When asked, as a fibromyalgia blogger, to interview Jenni Prokopy from ChronicBabe.com, I jumped at the opportunity. Jenni is a friend from twitter and a valuable resource in the fibromyalgia and chronic illness community. Recently, Jenni has been involved in an “Explain Your Pain” campaign which is designed to educate and assist patients seeking diagnostic and treatment help.
You know the drill, you don’t feel well, you can barely get dressed much less drag yourself to yet another doctor visit – but there you are. You sit in the waiting room noticing your unmatched socks and you wonder if this is the visit where you’ll finally get the answers you’re looking for. You have a myriad of questions and when you finally see the doctor, you can’t think of a single one of them.
This scenario is far too common. Going to the doctor with a chronic pain condition takes a chronic approach, so look no further than Chronic Babe, Jenni Prokopy. Working with www.HealthyWomen.org, Jenni has developed a handy checklist for you to take to your next doctor’s appointment. You can find that downloadable Checkup-Checklist here as well as many other resources: http://www.healthywomen.org/healthcenter/chronic-pain.
In my short call-in interview with Jenni, we discuss how the education and treatment opportunities for fibromyalgia patients have changed since we were each diagnosed. Watch the video here!
If you prefer, or for whatever reason can’t access the video player, you can also click here to see the video:
I enjoyed watching the video of Jenni and have visited her website on occasion.
At the beginning of my search for what ails me; I thought the doctors should have found the solution to my odd symptoms. After 2 years of going for tests, surgeries and all kinds of doctors; I talked with my long time friend who described what her daughter has – fibromyalgia.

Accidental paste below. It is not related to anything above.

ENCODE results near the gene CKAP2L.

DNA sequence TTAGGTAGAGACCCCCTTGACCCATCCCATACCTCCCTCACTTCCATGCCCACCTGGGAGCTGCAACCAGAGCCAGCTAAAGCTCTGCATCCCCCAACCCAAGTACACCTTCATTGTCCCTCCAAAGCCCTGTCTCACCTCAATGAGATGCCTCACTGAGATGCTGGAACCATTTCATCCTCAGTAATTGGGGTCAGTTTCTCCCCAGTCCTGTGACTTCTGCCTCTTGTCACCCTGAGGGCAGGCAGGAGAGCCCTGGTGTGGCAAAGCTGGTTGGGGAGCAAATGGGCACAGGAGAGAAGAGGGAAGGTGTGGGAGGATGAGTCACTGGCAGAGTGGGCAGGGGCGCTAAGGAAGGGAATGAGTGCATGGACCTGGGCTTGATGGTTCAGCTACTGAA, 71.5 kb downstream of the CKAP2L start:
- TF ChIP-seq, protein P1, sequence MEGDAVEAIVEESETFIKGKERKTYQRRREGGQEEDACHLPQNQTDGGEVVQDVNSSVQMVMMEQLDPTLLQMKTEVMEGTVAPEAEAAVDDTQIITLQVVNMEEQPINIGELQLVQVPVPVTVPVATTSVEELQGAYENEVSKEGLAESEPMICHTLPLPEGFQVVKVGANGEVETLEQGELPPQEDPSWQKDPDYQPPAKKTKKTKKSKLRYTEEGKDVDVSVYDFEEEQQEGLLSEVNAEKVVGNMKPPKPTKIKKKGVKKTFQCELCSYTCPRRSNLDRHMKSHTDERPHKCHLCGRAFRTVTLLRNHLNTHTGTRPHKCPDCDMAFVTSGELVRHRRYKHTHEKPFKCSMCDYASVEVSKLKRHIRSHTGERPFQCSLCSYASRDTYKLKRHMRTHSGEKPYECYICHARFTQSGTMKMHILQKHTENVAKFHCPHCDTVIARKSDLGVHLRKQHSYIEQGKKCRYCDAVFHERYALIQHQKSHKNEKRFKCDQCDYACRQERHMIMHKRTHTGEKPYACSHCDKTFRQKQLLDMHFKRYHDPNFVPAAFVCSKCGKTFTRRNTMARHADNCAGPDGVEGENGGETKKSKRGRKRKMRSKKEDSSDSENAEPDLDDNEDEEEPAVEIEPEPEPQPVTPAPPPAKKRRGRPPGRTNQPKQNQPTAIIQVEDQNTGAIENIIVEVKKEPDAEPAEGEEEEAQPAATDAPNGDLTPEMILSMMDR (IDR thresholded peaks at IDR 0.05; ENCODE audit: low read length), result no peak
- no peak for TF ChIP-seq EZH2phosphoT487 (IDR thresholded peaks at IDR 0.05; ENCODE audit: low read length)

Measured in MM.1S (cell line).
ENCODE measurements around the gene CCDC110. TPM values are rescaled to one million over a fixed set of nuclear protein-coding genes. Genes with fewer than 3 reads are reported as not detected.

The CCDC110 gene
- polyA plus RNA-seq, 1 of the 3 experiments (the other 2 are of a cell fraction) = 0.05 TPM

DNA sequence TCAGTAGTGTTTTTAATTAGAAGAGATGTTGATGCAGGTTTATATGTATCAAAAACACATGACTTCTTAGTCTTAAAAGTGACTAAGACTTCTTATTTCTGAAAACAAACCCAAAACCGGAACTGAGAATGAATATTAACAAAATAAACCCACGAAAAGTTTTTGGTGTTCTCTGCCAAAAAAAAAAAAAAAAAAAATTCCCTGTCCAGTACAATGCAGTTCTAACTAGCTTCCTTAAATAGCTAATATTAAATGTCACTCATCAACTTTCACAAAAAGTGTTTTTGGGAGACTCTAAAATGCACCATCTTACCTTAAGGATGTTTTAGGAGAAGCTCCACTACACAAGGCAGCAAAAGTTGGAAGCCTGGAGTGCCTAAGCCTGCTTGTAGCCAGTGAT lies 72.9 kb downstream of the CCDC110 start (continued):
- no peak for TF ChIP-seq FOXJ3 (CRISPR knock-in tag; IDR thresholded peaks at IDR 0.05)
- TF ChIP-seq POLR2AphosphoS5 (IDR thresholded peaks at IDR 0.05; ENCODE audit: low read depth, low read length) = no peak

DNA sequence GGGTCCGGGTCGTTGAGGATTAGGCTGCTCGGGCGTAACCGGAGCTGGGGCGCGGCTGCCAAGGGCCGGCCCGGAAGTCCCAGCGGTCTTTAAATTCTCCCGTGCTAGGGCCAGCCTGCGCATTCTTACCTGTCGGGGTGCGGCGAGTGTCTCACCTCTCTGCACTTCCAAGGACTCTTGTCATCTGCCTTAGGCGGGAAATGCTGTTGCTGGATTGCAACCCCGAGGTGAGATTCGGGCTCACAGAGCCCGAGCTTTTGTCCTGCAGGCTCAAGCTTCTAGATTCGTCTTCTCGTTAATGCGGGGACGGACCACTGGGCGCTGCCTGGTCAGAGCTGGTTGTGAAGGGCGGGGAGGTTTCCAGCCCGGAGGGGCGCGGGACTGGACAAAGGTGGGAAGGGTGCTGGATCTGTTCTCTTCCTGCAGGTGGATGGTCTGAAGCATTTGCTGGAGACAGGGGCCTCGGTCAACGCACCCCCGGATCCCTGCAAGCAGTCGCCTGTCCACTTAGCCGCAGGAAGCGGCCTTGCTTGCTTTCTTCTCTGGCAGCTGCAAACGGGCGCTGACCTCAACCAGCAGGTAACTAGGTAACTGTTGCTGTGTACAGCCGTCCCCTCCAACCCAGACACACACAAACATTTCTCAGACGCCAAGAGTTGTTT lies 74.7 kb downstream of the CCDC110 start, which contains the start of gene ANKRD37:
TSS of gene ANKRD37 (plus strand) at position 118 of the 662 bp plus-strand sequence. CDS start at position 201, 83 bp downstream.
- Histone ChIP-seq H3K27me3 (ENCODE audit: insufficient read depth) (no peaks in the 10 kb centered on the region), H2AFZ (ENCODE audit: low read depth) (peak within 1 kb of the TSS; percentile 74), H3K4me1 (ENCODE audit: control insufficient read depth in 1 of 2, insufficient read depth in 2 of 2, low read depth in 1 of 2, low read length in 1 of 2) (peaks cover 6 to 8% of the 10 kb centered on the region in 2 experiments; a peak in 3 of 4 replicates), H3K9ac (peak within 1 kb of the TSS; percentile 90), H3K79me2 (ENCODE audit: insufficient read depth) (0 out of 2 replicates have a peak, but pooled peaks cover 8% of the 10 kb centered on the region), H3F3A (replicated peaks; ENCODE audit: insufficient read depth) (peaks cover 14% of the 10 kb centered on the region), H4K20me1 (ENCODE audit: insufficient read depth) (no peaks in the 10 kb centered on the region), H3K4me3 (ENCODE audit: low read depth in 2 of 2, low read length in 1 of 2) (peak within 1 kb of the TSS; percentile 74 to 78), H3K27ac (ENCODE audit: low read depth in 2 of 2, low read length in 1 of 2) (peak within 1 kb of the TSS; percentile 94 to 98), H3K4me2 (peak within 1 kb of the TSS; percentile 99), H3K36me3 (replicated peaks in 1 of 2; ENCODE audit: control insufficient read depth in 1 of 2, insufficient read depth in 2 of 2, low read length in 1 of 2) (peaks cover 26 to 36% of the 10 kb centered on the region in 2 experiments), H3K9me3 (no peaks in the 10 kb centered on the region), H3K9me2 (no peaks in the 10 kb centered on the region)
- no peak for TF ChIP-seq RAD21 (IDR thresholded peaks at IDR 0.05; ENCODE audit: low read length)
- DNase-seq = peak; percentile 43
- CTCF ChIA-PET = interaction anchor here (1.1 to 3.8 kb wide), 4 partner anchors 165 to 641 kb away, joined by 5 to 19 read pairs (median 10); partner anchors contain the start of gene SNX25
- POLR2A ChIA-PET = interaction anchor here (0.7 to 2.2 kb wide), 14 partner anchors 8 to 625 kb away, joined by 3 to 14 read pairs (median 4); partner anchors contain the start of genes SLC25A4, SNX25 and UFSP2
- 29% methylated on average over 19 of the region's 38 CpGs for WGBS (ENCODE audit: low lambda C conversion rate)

We didn’t have a computer at the time so my husband went to his brother’s house and looked it up. We took the printouts to my next doctor appointment and he sent me on to a rheumatologist.
I have learned to be the CEO of my health. Whenever I have questions I write them down on a piece of paper to take along to my appointment, I have asked for blood tests for this or that and I’m not afraid of telling a doctor what I think. He/she has the credentials however; I am the one who lives with this illness each and every day. Sometimes, I think we actually educate them. 🙂
Wonderful comment, Brenda! You’re so right on. I often talk about putting on your own team captain hat. It takes that type of direction to find answers for our difficult health questions. I’m very glad you became your own CEO and I’m sure you’re healthier for it!
Loved the interview – did you do this with YouTube?
I am thinking that the checklists are useful for any disorder, as we need to make sure that everyone becomes the CEO of their own health. Definitely is good for chronic illness, but also when faced with cancer as well, or just the regular checkup situation. Often get out of office and think, I forgot to mention that mole that has been troubling me – ahh well it can wait.
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